Shortly, if all goes well, the top story of the day will be the release of two American hikers from an Iranian prison.
Shortly thereafter, if things go the way they did when the first hiker was released last year, the question of who paid the ransom — “bail” as Iran calls it — will go unanswered after an official denial.
Iran is requiring two $500,000 payments for the release of Shane Bauer, left, and Josh Fattal, an Onamia native. It’s the same amount it received for the release last year of Sarah Shourd.
Who paid the cash then? The Sultan of Oman, according to The Australian newspaper.
For Sultan Qaboos – who enjoys good relations with Iran and the West – it was a “win-win” situation, said Ray Takeyh, an Iran analyst with the Council on Foreign Relations in Washington.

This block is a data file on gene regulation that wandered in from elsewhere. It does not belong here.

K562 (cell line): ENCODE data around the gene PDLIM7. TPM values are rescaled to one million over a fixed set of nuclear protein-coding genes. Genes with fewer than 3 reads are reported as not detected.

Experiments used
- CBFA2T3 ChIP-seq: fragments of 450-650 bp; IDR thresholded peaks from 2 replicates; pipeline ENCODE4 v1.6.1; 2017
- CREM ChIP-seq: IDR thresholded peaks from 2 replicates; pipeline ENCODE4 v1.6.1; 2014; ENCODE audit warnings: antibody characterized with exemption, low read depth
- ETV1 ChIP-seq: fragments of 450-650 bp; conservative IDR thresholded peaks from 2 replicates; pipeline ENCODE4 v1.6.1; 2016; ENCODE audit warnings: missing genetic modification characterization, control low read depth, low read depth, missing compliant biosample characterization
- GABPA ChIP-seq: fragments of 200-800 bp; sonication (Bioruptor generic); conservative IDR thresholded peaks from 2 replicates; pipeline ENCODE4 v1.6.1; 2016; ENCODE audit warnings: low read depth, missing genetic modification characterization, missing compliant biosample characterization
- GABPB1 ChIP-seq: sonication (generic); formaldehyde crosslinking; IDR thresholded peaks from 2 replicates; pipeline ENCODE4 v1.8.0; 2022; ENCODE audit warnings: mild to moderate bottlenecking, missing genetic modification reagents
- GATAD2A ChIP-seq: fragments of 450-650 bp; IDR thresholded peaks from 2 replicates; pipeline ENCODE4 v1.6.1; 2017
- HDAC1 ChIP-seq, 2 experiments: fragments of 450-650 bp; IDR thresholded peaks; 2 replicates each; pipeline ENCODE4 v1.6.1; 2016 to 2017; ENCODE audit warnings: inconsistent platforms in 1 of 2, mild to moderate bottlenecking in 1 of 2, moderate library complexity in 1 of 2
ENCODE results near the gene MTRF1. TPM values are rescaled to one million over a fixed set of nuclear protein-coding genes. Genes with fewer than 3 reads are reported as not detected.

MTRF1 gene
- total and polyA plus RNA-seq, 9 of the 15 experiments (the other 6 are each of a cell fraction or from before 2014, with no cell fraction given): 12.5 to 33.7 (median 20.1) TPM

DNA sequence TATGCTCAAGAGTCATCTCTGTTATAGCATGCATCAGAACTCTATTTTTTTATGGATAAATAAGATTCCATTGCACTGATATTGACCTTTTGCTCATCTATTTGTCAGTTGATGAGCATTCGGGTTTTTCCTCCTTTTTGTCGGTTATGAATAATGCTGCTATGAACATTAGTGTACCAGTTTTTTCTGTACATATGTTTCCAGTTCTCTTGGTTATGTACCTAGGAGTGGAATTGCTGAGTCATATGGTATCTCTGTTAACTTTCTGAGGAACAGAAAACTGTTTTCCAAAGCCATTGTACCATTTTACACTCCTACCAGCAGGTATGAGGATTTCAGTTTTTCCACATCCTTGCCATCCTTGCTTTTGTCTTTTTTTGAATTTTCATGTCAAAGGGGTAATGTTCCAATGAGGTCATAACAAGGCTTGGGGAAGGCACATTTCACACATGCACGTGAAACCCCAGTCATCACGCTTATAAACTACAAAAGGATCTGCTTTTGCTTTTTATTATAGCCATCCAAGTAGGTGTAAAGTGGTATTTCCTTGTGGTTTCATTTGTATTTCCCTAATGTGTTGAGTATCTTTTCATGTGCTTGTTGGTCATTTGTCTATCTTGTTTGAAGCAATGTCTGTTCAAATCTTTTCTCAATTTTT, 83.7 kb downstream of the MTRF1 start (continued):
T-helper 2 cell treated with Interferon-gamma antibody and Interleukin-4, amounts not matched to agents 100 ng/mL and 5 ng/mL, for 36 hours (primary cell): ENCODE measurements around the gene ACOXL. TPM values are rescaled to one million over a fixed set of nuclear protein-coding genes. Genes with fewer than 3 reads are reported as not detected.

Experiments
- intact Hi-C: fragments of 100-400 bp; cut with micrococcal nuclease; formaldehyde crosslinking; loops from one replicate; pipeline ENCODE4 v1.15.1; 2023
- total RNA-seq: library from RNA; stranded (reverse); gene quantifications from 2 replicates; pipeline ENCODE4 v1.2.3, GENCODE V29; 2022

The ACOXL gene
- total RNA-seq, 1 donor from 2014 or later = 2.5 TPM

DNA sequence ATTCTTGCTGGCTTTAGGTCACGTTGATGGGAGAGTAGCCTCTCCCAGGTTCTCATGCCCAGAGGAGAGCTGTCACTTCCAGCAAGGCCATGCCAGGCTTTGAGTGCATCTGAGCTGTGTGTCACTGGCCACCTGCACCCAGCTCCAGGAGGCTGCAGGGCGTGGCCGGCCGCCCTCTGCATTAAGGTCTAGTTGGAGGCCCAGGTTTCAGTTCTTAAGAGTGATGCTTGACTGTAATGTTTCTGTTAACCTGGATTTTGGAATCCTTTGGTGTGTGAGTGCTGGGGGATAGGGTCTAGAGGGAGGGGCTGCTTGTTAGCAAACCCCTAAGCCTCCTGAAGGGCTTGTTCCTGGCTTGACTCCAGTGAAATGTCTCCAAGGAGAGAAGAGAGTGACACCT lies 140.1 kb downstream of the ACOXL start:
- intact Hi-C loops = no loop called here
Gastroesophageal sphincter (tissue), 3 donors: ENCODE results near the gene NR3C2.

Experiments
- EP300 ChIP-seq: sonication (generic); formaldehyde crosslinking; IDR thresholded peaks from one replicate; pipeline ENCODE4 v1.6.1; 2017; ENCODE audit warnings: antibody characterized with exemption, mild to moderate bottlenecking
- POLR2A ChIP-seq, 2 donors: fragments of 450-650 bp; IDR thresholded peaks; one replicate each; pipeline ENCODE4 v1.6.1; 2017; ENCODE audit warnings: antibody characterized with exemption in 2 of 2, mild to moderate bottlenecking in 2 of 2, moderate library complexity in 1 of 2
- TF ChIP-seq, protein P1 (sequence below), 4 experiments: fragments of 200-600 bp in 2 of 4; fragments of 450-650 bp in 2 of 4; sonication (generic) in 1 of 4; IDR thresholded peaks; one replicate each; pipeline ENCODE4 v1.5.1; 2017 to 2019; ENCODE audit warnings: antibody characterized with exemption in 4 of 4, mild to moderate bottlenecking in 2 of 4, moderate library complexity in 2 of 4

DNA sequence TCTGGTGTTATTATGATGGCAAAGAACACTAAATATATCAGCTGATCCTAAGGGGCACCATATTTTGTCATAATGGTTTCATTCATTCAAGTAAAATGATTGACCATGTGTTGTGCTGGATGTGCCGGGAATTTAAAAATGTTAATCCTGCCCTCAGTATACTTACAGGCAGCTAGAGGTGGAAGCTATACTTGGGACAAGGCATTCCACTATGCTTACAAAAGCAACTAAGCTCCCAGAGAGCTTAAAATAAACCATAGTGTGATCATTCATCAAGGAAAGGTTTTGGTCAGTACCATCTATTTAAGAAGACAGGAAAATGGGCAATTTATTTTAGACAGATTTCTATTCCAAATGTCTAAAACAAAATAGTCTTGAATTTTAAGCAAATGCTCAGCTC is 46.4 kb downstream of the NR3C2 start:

He helped to resolve a dilemma for the Administration, which has imposed sanctions against Iran and state-owned entities like Bank Melli. “The US doesn’t want to be in a position where it is seen as ransoming hostages and encouraging more such activity, but there was an imperative to get [Ms Shourd] out,” Mr Takeyh said.
He also helped President Ahmadinejad of Iran, who wanted the ailing American freed to improve his image before he addresses the UN General Assembly next week.
For the ruler of an oil-rich state such as Oman, $500,000 would be a small price to pay for such goodwill, especially at a time when the Sultanate is seeking a free trade agreement with the US.
The families apparently don’t have the money for the ransom. And the U.S. insists it did not pay the cash in Shourd’s release.
The prime minister of Pakistan handles Iran’s interests in the U.S. He reportedly has been in Iran for the last few days, but there’s no indication he’s working on the deal, nor carrying the money, the Associated Press says.